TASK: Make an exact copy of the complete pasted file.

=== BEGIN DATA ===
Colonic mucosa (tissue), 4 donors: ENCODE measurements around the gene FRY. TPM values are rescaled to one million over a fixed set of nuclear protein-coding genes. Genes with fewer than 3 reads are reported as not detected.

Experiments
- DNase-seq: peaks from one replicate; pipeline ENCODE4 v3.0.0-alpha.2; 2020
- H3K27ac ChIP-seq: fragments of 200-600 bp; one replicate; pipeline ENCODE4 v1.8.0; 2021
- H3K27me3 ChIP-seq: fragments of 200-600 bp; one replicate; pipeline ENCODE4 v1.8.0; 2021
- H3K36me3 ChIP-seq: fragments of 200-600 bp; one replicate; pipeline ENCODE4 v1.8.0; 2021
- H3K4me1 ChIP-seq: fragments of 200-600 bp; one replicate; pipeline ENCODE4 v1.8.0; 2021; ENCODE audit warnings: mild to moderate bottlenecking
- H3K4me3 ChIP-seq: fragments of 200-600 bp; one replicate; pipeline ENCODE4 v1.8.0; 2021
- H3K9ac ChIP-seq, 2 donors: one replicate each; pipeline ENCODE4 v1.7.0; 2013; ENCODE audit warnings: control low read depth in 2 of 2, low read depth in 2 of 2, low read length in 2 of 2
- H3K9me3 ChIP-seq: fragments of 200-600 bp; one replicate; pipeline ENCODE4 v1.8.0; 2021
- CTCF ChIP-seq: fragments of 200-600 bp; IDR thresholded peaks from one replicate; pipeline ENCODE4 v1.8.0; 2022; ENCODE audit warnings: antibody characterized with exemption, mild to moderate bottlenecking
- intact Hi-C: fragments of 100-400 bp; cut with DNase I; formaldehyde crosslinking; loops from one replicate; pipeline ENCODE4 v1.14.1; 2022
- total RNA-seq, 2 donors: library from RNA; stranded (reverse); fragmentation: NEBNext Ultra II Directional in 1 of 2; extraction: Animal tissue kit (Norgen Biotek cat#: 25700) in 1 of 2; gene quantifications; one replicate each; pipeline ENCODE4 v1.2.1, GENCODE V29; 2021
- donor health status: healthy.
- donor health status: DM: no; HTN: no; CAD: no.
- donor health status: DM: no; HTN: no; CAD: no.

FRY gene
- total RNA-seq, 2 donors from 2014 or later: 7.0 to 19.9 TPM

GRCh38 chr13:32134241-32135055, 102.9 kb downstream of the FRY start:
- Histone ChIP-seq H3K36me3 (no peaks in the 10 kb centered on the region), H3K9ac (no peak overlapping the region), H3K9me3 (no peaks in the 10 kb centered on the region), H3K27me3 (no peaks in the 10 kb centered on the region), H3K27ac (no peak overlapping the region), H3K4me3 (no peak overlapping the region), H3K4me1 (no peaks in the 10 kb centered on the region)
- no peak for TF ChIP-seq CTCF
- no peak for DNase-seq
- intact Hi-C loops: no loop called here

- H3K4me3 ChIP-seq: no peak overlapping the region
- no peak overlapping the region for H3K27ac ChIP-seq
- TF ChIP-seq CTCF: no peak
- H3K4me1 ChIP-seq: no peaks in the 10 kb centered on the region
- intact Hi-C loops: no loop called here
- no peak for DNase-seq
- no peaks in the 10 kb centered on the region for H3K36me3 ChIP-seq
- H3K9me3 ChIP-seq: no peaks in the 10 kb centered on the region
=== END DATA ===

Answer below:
Colonic mucosa (tissue), 4 donors: ENCODE measurements around the gene FRY. TPM values are rescaled to one million over a fixed set of nuclear protein-coding genes. Genes with fewer than 3 reads are reported as not detected.

Experiments
- DNase-seq: peaks from one replicate; pipeline ENCODE4 v3.0.0-alpha.2; 2020
- H3K27ac ChIP-seq: fragments of 200-600 bp; one replicate; pipeline ENCODE4 v1.8.0; 2021
- H3K27me3 ChIP-seq: fragments of 200-600 bp; one replicate; pipeline ENCODE4 v1.8.0; 2021
- H3K36me3 ChIP-seq: fragments of 200-600 bp; one replicate; pipeline ENCODE4 v1.8.0; 2021
- H3K4me1 ChIP-seq: fragments of 200-600 bp; one replicate; pipeline ENCODE4 v1.8.0; 2021; ENCODE audit warnings: mild to moderate bottlenecking
- H3K4me3 ChIP-seq: fragments of 200-600 bp; one replicate; pipeline ENCODE4 v1.8.0; 2021
- H3K9ac ChIP-seq, 2 donors: one replicate each; pipeline ENCODE4 v1.7.0; 2013; ENCODE audit warnings: control low read depth in 2 of 2, low read depth in 2 of 2, low read length in 2 of 2
- H3K9me3 ChIP-seq: fragments of 200-600 bp; one replicate; pipeline ENCODE4 v1.8.0; 2021
- CTCF ChIP-seq: fragments of 200-600 bp; IDR thresholded peaks from one replicate; pipeline ENCODE4 v1.8.0; 2022; ENCODE audit warnings: antibody characterized with exemption, mild to moderate bottlenecking
- intact Hi-C: fragments of 100-400 bp; cut with DNase I; formaldehyde crosslinking; loops from one replicate; pipeline ENCODE4 v1.14.1; 2022
- total RNA-seq, 2 donors: library from RNA; stranded (reverse); fragmentation: NEBNext Ultra II Directional in 1 of 2; extraction: Animal tissue kit (Norgen Biotek cat#: 25700) in 1 of 2; gene quantifications; one replicate each; pipeline ENCODE4 v1.2.1, GENCODE V29; 2021
- donor health status: healthy.
- donor health status: DM: no; HTN: no; CAD: no.
- donor health status: DM: no; HTN: no; CAD: no.

FRY gene
- total RNA-seq, 2 donors from 2014 or later: 7.0 to 19.9 TPM

GRCh38 chr13:32134241-32135055, 102.9 kb downstream of the FRY start:
- Histone ChIP-seq H3K36me3 (no peaks in the 10 kb centered on the region), H3K9ac (no peak overlapping the region), H3K9me3 (no peaks in the 10 kb centered on the region), H3K27me3 (no peaks in the 10 kb centered on the region), H3K27ac (no peak overlapping the region), H3K4me3 (no peak overlapping the region), H3K4me1 (no peaks in the 10 kb centered on the region)
- no peak for TF ChIP-seq CTCF
- no peak for DNase-seq
- intact Hi-C loops: no loop called here

- H3K4me3 ChIP-seq: no peak overlapping the region
- no peak overlapping the region for H3K27ac ChIP-seq
- TF ChIP-seq CTCF: no peak
- H3K4me1 ChIP-seq: no peaks in the 10 kb centered on the region
- intact Hi-C loops: no loop called here
- no peak for DNase-seq
- no peaks in the 10 kb centered on the region for H3K36me3 ChIP-seq
- H3K9me3 ChIP-seq: no peaks in the 10 kb centered on the region